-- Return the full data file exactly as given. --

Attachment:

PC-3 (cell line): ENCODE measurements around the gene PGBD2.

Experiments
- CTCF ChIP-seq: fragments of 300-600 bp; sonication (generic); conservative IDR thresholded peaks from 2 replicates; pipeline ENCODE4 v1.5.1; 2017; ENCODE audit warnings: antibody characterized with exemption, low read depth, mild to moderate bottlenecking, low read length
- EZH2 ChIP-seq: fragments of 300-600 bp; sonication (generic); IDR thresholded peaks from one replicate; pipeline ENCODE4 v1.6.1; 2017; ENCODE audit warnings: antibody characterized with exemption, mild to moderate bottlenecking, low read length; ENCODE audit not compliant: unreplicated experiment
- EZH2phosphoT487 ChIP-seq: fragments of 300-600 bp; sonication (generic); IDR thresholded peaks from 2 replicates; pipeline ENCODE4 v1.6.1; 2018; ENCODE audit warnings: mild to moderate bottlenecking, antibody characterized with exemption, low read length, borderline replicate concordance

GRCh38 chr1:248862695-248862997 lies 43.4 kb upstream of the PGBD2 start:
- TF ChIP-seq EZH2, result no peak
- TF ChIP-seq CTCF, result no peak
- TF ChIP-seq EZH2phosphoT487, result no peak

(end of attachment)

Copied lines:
PC-3 (cell line): ENCODE measurements around the gene PGBD2.

Experiments
- CTCF ChIP-seq: fragments of 300-600 bp; sonication (generic); conservative IDR thresholded peaks from 2 replicates; pipeline ENCODE4 v1.5.1; 2017; ENCODE audit warnings: antibody characterized with exemption, low read depth, mild to moderate bottlenecking, low read length
- EZH2 ChIP-seq: fragments of 300-600 bp; sonication (generic); IDR thresholded peaks from one replicate; pipeline ENCODE4 v1.6.1; 2017; ENCODE audit warnings: antibody characterized with exemption, mild to moderate bottlenecking, low read length; ENCODE audit not compliant: unreplicated experiment
- EZH2phosphoT487 ChIP-seq: fragments of 300-600 bp; sonication (generic); IDR thresholded peaks from 2 replicates; pipeline ENCODE4 v1.6.1; 2018; ENCODE audit warnings: mild to moderate bottlenecking, antibody characterized with exemption, low read length, borderline replicate concordance

GRCh38 chr1:248862695-248862997 lies 43.4 kb upstream of the PGBD2 start:
- TF ChIP-seq EZH2, result no peak
- TF ChIP-seq CTCF, result no peak
- TF ChIP-seq EZH2phosphoT487, result no peak